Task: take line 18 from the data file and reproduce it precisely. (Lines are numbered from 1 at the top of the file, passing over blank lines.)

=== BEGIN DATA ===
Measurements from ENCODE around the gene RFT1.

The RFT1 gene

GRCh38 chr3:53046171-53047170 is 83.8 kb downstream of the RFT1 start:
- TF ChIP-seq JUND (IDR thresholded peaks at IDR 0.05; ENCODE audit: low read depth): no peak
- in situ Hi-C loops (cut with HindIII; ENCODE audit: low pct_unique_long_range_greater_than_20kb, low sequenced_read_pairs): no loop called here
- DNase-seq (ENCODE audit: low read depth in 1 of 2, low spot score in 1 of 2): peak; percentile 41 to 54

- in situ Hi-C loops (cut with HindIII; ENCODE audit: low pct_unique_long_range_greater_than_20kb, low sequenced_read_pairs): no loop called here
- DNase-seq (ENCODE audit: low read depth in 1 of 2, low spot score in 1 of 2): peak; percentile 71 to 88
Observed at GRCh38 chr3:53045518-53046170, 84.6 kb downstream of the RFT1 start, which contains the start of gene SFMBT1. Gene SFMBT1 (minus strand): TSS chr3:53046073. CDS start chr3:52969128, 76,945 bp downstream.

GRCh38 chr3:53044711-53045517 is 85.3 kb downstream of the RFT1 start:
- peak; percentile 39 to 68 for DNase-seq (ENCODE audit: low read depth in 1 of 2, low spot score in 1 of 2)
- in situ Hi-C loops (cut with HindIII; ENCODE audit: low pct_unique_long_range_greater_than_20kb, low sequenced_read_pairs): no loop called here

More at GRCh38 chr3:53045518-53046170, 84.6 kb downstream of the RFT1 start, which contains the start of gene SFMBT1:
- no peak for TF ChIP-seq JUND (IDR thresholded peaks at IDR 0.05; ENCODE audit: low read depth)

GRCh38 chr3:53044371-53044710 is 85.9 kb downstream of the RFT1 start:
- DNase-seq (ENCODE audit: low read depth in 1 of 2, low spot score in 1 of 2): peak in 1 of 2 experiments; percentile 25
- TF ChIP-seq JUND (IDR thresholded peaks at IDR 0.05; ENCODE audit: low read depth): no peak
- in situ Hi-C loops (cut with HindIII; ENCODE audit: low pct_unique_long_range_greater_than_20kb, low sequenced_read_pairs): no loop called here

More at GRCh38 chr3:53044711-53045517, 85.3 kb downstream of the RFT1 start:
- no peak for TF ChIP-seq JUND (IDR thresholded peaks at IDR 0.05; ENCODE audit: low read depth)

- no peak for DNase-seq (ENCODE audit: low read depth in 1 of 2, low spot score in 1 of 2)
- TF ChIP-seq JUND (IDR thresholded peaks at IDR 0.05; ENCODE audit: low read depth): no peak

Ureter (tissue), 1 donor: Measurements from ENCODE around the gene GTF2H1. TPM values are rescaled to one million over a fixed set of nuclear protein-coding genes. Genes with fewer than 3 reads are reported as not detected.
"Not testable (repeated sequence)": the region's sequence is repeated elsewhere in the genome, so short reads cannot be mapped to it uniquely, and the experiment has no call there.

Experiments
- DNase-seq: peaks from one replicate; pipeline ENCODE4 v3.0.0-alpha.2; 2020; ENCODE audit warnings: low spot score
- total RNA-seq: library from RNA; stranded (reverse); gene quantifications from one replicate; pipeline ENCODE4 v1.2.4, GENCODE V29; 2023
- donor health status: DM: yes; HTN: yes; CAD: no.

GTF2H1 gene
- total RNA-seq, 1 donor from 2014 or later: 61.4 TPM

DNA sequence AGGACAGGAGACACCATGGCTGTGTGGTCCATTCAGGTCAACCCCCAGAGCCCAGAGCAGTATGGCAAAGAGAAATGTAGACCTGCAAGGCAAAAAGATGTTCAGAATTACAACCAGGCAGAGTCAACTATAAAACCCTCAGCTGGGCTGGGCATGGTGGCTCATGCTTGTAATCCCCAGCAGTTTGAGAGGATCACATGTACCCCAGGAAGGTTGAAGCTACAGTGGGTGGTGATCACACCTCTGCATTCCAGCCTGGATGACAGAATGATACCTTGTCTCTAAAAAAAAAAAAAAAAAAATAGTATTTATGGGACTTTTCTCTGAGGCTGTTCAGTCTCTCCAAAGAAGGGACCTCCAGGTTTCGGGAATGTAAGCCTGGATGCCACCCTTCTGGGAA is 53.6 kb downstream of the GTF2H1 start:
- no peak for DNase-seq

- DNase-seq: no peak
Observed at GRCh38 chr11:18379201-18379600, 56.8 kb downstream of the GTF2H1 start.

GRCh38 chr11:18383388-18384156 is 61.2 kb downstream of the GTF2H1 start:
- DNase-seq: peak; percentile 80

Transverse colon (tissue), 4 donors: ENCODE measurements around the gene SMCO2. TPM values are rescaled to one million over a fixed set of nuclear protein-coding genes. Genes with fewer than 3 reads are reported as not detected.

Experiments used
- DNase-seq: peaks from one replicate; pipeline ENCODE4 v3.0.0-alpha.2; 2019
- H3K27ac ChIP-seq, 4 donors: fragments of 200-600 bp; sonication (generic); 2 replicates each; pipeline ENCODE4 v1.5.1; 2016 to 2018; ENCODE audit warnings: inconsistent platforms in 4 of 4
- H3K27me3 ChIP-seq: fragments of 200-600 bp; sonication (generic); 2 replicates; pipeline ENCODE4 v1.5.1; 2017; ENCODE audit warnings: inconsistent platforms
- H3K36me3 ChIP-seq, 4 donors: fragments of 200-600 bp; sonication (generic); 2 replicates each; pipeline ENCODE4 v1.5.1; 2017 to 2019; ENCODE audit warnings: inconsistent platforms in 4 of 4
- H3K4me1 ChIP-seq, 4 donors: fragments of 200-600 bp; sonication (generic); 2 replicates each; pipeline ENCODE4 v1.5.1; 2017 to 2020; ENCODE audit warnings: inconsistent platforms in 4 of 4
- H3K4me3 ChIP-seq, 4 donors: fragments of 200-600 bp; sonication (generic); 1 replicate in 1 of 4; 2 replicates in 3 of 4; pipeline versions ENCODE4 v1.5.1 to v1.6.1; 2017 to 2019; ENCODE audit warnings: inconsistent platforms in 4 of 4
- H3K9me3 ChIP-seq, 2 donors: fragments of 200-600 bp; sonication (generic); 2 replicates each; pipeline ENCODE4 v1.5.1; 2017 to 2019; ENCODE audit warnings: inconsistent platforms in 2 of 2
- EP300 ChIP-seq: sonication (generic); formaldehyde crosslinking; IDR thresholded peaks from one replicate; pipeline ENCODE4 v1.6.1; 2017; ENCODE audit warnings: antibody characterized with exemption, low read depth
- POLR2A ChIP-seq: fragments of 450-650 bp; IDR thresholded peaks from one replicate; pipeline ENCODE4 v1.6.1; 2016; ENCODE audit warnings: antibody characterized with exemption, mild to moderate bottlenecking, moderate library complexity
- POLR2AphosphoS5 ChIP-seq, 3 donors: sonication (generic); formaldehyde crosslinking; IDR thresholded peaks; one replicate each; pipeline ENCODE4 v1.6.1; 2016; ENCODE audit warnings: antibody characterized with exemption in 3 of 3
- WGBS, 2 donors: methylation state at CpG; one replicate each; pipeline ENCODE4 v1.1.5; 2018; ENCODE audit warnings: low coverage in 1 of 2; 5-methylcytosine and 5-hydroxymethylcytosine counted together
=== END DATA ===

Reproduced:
- in situ Hi-C loops (cut with HindIII; ENCODE audit: low pct_unique_long_range_greater_than_20kb, low sequenced_read_pairs): no loop called here